Alright. I didn't feel like going through all the posts (dearie me.) But I thought I'd put my two cents in.
I really dislike draw reins for western pleasure because it usually just dumps them on the forehand. The most important thing I'm going to tell you is right now: When your horse is loping and moving off of her hind end correctly, the 'headset' will come naturally. It's simple mechanics. When she can use her hind end and lift her back, the neck comes down to balance out the upper half of her body.
So what happens if you put her in a 'frame' before she's properly moving on her hind end?
She dumps on the forehand.
Ditch the draw reins, and the first thing you have to teach her to do is to accept normal rein pressure. The problem you're running into right now is that when you grab at her to fix her in draw reins, she has no other option but to put her head down. When you grab at her in regular reins, there is no 'downward' pull, so her head goes right up.
Start with one rein, and flex her to the inside whilst keeping her on a small circle. When she gives her head and relaxes, release the rein. You might have to bump her lightly with your inside leg to get her to soften, but you cannot skip this step. She needs to learn to RELEASE when you pick up the reins! If you pull her to the inside and her head moves but you can still feel a pull on the reins, she's not releasing. Wait, however long it is, for her to release. This needs to become automatic. And of course, do the same in the other direction.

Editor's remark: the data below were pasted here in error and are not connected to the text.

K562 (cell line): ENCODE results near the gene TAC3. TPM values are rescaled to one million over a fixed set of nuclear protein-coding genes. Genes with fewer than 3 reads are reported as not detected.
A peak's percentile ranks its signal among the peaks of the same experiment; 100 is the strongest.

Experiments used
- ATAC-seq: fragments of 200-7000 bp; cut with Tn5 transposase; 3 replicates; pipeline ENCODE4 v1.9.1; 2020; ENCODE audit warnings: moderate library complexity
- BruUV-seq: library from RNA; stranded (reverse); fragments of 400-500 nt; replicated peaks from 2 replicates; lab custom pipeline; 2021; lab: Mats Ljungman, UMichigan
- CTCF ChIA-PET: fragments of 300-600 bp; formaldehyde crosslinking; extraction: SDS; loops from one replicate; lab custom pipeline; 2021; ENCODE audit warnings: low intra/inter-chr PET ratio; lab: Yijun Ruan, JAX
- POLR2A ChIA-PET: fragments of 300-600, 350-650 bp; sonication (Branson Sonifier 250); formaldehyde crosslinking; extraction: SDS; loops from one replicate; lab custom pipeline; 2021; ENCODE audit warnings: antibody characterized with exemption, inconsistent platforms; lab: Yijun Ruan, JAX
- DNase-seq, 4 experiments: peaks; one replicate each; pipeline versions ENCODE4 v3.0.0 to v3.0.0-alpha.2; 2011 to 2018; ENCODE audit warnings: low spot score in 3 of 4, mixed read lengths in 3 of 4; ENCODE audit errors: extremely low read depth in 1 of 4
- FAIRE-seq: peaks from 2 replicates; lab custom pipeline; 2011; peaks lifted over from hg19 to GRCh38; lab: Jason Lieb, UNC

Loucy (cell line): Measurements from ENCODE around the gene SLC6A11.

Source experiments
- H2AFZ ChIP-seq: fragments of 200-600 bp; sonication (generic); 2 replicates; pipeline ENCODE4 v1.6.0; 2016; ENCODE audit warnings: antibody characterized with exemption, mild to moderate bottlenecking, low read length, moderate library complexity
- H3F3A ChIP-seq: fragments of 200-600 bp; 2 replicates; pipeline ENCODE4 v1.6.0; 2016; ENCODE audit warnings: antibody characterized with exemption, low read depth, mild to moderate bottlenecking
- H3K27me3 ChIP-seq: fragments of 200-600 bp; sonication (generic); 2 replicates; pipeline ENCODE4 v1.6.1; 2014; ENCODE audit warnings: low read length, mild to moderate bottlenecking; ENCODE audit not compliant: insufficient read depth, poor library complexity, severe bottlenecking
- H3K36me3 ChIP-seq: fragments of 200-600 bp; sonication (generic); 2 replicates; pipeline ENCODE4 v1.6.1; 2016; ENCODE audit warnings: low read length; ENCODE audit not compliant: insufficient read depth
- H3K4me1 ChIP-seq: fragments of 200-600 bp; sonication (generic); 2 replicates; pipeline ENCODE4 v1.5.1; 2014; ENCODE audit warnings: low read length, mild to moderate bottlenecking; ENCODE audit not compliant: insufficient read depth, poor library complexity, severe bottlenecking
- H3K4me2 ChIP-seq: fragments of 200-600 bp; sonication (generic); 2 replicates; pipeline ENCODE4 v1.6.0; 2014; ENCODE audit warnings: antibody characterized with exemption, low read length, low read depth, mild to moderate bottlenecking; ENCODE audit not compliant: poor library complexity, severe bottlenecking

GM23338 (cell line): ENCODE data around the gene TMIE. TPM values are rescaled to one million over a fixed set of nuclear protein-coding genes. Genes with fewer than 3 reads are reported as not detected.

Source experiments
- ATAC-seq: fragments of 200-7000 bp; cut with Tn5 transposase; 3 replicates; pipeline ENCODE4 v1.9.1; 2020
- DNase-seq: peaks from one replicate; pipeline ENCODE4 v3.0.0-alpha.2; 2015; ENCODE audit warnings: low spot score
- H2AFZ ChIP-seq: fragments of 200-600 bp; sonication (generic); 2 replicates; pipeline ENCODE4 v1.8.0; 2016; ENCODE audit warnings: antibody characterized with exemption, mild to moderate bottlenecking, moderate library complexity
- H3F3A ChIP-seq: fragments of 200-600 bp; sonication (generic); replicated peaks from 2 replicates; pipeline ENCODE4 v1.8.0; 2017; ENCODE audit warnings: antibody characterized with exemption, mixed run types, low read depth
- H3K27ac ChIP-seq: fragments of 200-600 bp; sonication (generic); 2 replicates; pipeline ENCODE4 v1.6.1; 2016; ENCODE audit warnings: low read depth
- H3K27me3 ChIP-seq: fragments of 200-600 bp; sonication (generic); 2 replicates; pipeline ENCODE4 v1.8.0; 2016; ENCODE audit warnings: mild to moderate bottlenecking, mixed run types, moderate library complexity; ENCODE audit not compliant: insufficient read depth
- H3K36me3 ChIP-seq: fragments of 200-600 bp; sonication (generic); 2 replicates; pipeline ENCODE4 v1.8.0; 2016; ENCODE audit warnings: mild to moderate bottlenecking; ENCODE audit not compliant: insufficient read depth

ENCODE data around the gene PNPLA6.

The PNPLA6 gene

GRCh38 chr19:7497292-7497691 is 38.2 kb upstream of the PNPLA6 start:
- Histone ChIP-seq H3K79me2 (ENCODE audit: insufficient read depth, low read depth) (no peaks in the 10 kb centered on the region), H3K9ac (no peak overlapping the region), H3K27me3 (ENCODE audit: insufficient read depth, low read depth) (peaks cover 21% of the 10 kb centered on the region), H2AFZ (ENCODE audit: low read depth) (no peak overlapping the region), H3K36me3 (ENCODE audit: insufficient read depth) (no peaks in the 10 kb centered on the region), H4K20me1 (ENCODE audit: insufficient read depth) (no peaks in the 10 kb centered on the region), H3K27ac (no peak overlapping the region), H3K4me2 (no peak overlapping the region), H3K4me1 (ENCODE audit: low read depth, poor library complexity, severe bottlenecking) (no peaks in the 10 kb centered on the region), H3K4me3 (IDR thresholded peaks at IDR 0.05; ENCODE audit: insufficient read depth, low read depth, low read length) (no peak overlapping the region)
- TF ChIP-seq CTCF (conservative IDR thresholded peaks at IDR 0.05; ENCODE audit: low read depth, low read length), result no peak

Once she's relatively good flexing to side to side, now you start to straighten her head out. Use your inside rein more then the other, and the outside rein 'bumps' LIGHTLY to get her to give her face. When you are going straight, you want her to drop her head on the vertical. Try not to teach her to go behind the vertical, it does nothing for collection.
Once you can get her face in this method, then you move to two reins, or one hand. When you pull up with both reins lightly, she needs to give her face. Remember, start out light and stay there until she releases.
You can't skip these steps if you want her to learn to be really soft in the bridle. Draw reins just don't cut it.
As for her headset and frame, just work on getting her to give to the bridle. As she gets softer her neck will relax, and as you push her on, she'll learn to carry herself and you'll watch her neck just fall into place. When you get there, then you can start asking her to keep it there for consistency.
Hope this helps!
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